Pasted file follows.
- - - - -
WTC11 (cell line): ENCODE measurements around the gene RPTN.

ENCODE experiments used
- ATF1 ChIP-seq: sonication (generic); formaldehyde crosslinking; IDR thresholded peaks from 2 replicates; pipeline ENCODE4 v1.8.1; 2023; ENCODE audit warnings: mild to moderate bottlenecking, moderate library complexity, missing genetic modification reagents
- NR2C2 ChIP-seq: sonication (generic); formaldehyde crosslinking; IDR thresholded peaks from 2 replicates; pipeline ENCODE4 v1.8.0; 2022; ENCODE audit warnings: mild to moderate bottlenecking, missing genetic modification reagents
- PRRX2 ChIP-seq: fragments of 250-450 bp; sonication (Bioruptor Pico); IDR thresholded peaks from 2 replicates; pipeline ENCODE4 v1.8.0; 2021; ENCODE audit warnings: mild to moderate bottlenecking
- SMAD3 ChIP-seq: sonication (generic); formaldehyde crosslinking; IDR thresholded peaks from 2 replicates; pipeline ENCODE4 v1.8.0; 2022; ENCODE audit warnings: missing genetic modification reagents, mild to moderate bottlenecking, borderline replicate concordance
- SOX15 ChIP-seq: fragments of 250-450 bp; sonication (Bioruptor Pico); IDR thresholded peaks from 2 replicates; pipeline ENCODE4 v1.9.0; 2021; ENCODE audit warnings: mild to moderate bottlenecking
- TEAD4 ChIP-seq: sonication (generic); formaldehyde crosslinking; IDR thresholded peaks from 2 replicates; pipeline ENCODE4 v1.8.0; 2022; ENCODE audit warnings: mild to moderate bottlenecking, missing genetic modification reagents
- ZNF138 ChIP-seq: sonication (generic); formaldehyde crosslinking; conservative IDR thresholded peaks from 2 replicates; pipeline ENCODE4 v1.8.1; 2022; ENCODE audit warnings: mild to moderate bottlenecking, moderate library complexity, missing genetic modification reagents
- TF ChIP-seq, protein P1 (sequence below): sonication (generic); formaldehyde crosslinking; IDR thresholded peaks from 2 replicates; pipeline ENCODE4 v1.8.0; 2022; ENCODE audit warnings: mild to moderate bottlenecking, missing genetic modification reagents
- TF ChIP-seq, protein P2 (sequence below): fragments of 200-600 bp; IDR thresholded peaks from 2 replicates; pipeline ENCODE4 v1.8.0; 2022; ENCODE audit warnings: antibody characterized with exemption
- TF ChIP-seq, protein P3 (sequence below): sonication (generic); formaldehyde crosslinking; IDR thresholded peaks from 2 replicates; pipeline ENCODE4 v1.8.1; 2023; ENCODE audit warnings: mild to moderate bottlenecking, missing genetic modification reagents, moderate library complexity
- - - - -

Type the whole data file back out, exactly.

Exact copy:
WTC11 (cell line): ENCODE measurements around the gene RPTN.

ENCODE experiments used
- ATF1 ChIP-seq: sonication (generic); formaldehyde crosslinking; IDR thresholded peaks from 2 replicates; pipeline ENCODE4 v1.8.1; 2023; ENCODE audit warnings: mild to moderate bottlenecking, moderate library complexity, missing genetic modification reagents
- NR2C2 ChIP-seq: sonication (generic); formaldehyde crosslinking; IDR thresholded peaks from 2 replicates; pipeline ENCODE4 v1.8.0; 2022; ENCODE audit warnings: mild to moderate bottlenecking, missing genetic modification reagents
- PRRX2 ChIP-seq: fragments of 250-450 bp; sonication (Bioruptor Pico); IDR thresholded peaks from 2 replicates; pipeline ENCODE4 v1.8.0; 2021; ENCODE audit warnings: mild to moderate bottlenecking
- SMAD3 ChIP-seq: sonication (generic); formaldehyde crosslinking; IDR thresholded peaks from 2 replicates; pipeline ENCODE4 v1.8.0; 2022; ENCODE audit warnings: missing genetic modification reagents, mild to moderate bottlenecking, borderline replicate concordance
- SOX15 ChIP-seq: fragments of 250-450 bp; sonication (Bioruptor Pico); IDR thresholded peaks from 2 replicates; pipeline ENCODE4 v1.9.0; 2021; ENCODE audit warnings: mild to moderate bottlenecking
- TEAD4 ChIP-seq: sonication (generic); formaldehyde crosslinking; IDR thresholded peaks from 2 replicates; pipeline ENCODE4 v1.8.0; 2022; ENCODE audit warnings: mild to moderate bottlenecking, missing genetic modification reagents
- ZNF138 ChIP-seq: sonication (generic); formaldehyde crosslinking; conservative IDR thresholded peaks from 2 replicates; pipeline ENCODE4 v1.8.1; 2022; ENCODE audit warnings: mild to moderate bottlenecking, moderate library complexity, missing genetic modification reagents
- TF ChIP-seq, protein P1 (sequence below): sonication (generic); formaldehyde crosslinking; IDR thresholded peaks from 2 replicates; pipeline ENCODE4 v1.8.0; 2022; ENCODE audit warnings: mild to moderate bottlenecking, missing genetic modification reagents
- TF ChIP-seq, protein P2 (sequence below): fragments of 200-600 bp; IDR thresholded peaks from 2 replicates; pipeline ENCODE4 v1.8.0; 2022; ENCODE audit warnings: antibody characterized with exemption
- TF ChIP-seq, protein P3 (sequence below): sonication (generic); formaldehyde crosslinking; IDR thresholded peaks from 2 replicates; pipeline ENCODE4 v1.8.1; 2023; ENCODE audit warnings: mild to moderate bottlenecking, missing genetic modification reagents, moderate library complexity